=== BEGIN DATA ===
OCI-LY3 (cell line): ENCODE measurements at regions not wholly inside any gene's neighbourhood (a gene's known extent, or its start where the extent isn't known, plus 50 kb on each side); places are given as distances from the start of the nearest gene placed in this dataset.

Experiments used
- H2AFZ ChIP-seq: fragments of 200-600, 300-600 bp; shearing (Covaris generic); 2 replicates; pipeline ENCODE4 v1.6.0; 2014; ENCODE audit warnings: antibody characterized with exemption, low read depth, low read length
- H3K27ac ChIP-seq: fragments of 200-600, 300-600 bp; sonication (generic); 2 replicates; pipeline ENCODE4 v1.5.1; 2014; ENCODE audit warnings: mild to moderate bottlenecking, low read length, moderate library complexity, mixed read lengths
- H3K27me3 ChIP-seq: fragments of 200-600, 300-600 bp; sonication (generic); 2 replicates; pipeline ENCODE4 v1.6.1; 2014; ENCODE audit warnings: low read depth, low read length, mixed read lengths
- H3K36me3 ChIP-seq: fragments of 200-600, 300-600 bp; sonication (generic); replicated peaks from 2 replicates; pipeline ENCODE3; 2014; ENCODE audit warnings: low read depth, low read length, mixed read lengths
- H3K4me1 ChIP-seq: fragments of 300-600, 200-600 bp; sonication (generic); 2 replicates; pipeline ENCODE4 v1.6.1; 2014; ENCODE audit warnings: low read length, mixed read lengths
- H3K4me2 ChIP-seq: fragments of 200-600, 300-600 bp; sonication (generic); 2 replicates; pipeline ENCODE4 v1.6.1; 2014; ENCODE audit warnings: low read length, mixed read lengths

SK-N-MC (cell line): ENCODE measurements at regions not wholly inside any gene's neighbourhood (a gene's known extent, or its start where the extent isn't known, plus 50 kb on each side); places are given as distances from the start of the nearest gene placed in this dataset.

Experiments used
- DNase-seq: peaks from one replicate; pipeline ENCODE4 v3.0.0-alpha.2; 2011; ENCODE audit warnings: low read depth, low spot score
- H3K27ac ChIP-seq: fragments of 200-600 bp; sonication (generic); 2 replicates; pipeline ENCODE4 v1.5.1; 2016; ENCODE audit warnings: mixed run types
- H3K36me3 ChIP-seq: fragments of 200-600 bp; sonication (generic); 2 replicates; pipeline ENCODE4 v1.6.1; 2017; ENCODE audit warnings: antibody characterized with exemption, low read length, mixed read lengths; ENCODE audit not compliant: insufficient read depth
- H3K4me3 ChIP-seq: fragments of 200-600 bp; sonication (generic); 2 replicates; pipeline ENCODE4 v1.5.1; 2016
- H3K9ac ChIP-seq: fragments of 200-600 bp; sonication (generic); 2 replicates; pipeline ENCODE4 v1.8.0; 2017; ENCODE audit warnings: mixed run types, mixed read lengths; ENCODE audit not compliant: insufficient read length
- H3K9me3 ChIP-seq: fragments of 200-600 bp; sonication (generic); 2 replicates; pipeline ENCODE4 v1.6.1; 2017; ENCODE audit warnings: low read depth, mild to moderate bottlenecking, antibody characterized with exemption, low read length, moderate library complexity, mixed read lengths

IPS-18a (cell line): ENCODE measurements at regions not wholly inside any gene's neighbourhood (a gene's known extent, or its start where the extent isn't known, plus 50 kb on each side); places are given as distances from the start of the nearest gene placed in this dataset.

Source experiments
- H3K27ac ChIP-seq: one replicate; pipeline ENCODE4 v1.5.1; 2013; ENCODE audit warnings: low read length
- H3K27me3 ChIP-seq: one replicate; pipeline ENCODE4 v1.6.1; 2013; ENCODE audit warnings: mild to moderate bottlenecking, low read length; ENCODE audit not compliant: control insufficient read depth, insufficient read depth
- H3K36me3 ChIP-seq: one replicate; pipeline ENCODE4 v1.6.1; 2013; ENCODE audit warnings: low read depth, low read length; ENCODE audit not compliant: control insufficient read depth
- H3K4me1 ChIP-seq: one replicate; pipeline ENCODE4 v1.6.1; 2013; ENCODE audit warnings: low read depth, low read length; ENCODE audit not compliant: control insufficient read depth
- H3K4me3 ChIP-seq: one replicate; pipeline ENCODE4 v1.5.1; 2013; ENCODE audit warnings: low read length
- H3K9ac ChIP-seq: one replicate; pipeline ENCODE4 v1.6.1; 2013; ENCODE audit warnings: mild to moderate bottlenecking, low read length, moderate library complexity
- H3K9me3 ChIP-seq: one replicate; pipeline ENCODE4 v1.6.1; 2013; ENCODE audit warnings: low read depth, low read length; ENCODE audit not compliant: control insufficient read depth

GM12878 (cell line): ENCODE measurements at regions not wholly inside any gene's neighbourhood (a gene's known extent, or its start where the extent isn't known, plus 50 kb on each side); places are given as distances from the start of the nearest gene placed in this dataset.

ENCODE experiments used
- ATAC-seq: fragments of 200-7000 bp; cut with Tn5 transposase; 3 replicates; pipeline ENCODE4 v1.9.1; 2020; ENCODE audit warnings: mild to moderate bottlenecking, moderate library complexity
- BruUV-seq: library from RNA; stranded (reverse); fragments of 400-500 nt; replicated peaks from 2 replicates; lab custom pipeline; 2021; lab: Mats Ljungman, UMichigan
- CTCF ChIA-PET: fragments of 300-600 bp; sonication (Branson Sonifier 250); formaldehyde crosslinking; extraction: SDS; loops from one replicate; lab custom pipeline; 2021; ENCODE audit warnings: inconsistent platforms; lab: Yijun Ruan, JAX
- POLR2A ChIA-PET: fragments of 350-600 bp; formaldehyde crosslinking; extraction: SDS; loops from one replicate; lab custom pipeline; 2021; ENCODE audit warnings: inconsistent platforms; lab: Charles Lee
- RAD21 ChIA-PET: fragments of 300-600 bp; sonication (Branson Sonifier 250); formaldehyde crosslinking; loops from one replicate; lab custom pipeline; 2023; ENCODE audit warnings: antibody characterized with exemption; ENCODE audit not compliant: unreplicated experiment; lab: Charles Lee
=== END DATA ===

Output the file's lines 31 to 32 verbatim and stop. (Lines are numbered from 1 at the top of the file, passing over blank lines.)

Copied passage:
- POLR2A ChIA-PET: fragments of 350-600 bp; formaldehyde crosslinking; extraction: SDS; loops from one replicate; lab custom pipeline; 2021; ENCODE audit warnings: inconsistent platforms; lab: Charles Lee
- RAD21 ChIA-PET: fragments of 300-600 bp; sonication (Branson Sonifier 250); formaldehyde crosslinking; loops from one replicate; lab custom pipeline; 2023; ENCODE audit warnings: antibody characterized with exemption; ENCODE audit not compliant: unreplicated experiment; lab: Charles Lee